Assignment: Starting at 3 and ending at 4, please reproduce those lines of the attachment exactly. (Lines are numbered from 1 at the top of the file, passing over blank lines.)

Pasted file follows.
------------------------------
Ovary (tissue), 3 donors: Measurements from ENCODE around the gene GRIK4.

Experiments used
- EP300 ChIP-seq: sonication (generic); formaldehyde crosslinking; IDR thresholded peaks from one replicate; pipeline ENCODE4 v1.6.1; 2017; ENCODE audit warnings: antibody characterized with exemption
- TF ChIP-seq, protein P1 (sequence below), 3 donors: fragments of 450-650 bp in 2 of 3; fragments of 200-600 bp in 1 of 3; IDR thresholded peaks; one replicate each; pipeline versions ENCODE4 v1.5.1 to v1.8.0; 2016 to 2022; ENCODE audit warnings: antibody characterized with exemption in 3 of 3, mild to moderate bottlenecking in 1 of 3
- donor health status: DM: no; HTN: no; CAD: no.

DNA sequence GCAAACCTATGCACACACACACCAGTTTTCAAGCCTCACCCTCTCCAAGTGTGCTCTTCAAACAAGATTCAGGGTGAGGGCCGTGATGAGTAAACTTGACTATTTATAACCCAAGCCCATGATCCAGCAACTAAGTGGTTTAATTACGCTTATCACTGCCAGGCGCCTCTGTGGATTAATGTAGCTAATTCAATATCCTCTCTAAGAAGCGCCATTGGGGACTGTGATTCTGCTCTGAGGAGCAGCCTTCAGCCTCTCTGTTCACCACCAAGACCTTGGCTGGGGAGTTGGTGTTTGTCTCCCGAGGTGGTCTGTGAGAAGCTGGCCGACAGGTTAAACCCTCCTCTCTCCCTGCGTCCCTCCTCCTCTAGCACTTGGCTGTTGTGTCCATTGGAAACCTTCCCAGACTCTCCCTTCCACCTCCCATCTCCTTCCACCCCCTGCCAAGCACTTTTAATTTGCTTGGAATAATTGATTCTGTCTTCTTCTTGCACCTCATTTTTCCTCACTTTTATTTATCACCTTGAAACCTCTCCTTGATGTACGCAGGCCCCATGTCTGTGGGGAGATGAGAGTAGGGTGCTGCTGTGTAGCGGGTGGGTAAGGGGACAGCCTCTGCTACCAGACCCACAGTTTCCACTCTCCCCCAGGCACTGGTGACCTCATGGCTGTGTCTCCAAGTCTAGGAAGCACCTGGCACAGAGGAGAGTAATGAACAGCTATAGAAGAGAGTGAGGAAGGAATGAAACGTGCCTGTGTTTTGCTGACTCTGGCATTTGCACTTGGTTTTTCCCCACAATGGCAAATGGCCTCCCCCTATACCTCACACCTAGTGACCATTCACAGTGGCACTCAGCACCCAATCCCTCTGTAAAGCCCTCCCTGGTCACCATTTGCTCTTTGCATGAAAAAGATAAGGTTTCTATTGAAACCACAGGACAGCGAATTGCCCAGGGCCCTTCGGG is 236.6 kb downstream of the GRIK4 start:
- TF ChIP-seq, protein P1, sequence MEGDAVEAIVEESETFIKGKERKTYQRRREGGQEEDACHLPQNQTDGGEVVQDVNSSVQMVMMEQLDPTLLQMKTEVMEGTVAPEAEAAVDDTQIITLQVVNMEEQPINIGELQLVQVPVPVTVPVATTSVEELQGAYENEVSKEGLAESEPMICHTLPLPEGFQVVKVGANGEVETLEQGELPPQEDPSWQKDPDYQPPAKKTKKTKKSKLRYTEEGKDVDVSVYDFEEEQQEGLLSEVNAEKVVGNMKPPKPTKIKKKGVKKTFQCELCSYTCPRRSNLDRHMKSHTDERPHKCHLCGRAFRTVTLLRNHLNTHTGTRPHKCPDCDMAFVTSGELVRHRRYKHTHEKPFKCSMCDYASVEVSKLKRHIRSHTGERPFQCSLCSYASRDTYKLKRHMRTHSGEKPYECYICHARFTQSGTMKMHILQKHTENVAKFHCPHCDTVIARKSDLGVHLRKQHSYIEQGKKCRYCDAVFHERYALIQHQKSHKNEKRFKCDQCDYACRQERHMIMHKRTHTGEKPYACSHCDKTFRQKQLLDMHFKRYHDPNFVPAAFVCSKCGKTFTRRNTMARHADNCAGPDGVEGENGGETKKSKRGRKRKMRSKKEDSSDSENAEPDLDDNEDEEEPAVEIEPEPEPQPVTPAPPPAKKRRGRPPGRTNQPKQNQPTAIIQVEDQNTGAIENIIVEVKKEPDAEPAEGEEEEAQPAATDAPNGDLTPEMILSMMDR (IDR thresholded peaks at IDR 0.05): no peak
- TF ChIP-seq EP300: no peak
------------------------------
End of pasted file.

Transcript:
- EP300 ChIP-seq: sonication (generic); formaldehyde crosslinking; IDR thresholded peaks from one replicate; pipeline ENCODE4 v1.6.1; 2017; ENCODE audit warnings: antibody characterized with exemption
- TF ChIP-seq, protein P1 (sequence below), 3 donors: fragments of 450-650 bp in 2 of 3; fragments of 200-600 bp in 1 of 3; IDR thresholded peaks; one replicate each; pipeline versions ENCODE4 v1.5.1 to v1.8.0; 2016 to 2022; ENCODE audit warnings: antibody characterized with exemption in 3 of 3, mild to moderate bottlenecking in 1 of 3